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Oklahoma football: Sooners experience Irish sport

Football trio traveled as part of an upper-division sociology course called “Sport and Culture in Ireland.”
by Berry Tramel and Ryan Aber and Jason Kersey Published: July 24, 2013


Oklahoma football standouts Blake Bell, Gabe Ikard and Trey Millard experienced sports abroad this summer while studying in Ireland.

Along with volleyball senior Morgan Reynolds, the football trio traveled as part of an upper-division sociology course called “Sport and Culture in Ireland.”

Among the biggest takeaways for Ikard and Millard? Most Gaelic Athletic Association athletes aren't paid.

“It was interesting to see guys that play at the highest level, just playing for pride and for country and the love of the game, not monetary reward,” Ikard said.

They even got to try their hand at some traditional Irish sports. Through a company called “Experiencing Gaelic Games,” the Sooners played Gaelic football and hurling — two of the country's most popular sports.

Gaelic football is similar to soccer with a few differences, including the ability to use your hands.

Both Ikard and Millard said hurling, similar to field hockey and lacrosse, was one of the hardest sports they've ever played.

“Hurling is impossible,” Millard said. “I did the Gaelic football and I was a lot better at that one. But the hurling was insanely tough.”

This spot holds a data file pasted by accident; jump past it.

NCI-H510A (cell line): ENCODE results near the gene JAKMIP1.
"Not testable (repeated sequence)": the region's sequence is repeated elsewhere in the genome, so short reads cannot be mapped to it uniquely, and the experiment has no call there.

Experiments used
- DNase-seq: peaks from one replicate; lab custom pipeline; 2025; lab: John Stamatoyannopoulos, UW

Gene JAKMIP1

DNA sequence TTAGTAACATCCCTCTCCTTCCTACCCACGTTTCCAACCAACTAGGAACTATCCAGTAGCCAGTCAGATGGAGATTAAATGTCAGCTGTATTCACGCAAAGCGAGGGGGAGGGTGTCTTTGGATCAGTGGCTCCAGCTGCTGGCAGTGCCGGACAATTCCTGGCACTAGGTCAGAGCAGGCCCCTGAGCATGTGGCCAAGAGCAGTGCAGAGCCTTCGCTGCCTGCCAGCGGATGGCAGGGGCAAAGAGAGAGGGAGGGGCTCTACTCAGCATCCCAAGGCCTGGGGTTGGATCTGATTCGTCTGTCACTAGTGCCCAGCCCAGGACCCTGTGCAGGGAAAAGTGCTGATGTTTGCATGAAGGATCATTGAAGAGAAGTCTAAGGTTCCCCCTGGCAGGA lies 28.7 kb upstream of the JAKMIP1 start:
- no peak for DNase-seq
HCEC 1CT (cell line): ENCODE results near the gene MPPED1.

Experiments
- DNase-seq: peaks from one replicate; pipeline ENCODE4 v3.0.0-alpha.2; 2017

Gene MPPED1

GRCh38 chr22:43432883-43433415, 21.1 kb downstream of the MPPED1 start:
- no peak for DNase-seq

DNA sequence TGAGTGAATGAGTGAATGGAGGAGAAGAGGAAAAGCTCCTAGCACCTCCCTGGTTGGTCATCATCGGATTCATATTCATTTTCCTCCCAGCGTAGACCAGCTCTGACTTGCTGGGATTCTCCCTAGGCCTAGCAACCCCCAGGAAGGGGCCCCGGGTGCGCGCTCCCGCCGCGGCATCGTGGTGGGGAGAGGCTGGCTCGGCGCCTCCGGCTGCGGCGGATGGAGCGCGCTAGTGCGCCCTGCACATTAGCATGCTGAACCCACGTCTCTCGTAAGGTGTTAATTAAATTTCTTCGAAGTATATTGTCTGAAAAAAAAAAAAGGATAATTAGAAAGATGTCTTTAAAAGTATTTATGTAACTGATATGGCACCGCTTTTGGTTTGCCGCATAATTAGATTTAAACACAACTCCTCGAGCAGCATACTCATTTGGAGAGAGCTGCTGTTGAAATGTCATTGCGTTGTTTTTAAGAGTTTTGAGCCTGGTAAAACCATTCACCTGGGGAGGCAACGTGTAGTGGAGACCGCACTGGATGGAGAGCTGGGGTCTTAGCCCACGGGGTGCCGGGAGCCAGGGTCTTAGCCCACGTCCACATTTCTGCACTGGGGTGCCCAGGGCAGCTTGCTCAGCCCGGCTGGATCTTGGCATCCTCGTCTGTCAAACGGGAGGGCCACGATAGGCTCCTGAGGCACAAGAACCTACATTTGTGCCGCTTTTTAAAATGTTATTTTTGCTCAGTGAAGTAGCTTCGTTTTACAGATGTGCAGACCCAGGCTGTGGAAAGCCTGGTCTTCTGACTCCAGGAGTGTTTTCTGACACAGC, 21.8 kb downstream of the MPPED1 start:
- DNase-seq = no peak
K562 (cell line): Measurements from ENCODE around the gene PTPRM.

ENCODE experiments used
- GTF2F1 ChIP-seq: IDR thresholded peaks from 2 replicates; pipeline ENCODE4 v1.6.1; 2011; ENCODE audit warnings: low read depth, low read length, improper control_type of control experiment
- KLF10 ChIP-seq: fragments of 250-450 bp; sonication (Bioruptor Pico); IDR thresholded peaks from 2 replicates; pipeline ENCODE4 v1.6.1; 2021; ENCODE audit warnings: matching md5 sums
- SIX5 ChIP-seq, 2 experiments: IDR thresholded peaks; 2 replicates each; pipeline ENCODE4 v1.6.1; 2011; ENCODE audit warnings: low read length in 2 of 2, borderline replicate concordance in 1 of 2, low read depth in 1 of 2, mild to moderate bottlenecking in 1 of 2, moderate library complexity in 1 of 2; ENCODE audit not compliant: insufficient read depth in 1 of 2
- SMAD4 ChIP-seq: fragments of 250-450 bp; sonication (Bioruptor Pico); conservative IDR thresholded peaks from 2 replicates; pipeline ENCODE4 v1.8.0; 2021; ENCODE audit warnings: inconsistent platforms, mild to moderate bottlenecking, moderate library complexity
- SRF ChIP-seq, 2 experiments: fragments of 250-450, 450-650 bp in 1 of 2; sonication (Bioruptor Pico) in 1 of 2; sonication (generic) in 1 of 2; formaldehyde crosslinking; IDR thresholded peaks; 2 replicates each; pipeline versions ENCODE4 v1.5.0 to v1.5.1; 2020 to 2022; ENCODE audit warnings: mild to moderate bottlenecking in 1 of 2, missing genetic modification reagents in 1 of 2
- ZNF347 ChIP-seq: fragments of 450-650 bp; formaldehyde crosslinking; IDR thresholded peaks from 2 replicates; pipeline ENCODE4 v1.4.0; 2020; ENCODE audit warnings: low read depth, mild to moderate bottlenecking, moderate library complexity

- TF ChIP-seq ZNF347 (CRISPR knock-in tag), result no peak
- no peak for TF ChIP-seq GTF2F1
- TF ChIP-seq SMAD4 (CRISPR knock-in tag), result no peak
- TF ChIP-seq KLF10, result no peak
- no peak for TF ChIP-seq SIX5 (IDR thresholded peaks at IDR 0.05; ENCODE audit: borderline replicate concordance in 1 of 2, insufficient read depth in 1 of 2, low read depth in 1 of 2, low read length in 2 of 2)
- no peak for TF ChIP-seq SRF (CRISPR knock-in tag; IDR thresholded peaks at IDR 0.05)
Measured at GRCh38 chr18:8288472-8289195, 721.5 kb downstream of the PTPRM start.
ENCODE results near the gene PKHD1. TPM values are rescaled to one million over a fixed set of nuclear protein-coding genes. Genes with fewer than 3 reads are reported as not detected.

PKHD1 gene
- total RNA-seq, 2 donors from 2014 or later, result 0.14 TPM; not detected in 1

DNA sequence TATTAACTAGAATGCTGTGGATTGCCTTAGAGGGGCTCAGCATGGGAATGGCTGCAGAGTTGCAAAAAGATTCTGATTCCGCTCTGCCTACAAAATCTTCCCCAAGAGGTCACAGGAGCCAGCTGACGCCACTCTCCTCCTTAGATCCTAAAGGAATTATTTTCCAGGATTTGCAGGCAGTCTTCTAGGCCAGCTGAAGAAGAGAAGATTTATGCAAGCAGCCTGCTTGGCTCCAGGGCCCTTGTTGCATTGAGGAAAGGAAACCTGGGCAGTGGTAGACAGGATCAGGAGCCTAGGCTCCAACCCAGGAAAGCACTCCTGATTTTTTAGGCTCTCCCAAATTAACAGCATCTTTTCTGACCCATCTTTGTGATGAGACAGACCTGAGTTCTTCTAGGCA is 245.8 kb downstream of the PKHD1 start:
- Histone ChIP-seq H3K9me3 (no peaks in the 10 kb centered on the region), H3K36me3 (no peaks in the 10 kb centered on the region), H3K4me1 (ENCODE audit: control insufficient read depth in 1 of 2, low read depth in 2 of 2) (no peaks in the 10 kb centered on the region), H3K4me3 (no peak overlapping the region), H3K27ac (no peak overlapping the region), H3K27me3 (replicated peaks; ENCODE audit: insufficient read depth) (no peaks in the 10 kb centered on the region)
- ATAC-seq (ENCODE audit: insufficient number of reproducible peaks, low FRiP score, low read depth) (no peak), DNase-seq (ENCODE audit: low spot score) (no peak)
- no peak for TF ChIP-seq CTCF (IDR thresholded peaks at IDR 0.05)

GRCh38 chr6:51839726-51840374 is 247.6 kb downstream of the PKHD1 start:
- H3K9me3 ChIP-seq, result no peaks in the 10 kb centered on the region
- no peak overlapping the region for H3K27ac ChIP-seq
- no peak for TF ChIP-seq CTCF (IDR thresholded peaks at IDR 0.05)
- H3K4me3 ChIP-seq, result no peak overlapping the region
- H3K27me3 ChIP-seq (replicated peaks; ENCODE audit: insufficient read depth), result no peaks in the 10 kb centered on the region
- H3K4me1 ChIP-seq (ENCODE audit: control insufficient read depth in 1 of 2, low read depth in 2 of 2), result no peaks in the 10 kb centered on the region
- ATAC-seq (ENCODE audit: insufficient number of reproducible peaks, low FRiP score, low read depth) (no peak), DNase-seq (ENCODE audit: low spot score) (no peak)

Bob Stoops admitted that if Bell is the OU starting quarterback, the Sooners could turn to a new trigger man for their short-yardage offense.

During Big 12 Media Days on Tuesday, Stoops said there are advantages to using Kendal Thompson or Trevor Knight in a form of the Belldozer, the short-yardage package that's been incredibly successful the last two years with Bell in relief of Landry Jones.

Stoops said he “wouldn't shy away” from using Bell in the Belldozer, if Bell becomes the starting quarterback.

“But you bring up good points,” Stoops said. “In thinking through this, you put Kendal or Trevor back there, they're faster. You've got more options. If they do hit a crease, they're not likely to be caught. It does give him (the starter) a break. And what you're alluding to, allows you not too many hits.”

But Stoops said Bell would be effective, too, even as the starter.

“Going no huddle, snapping it, we'll do that, too,” Stoops said. “I'm not sitting here wanting to tip my hand. Blake is a big, strong, sturdy guy. But we never want our quarterback to take too many hits.”


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by Berry Tramel
Berry Tramel, a lifelong Oklahoman, sports fan and newspaper reader, joined The Oklahoman in 1991 and has served as beat writer, assistant sports editor, sports editor and columnist. Tramel grew up reading four daily newspapers — The Oklahoman,...
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by Ryan Aber
OU Athletics Reporter
Ryan Aber has worked for The Oklahoman since 2006, covering high schools, the Oklahoma City RedHawks, the Oklahoma City Barons and OU football recruiting. An Oklahoma City native, Aber graduated from Northeastern State. Before joining The...
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by Jason Kersey
OU Sports Reporter
Jason Kersey became The Oklahoman's OU football beat writer in May 2012 after a year covering high school sports and OSU recruiting. Before joining the newspaper in November 2006 as a part-time results clerk, he covered high school football for...
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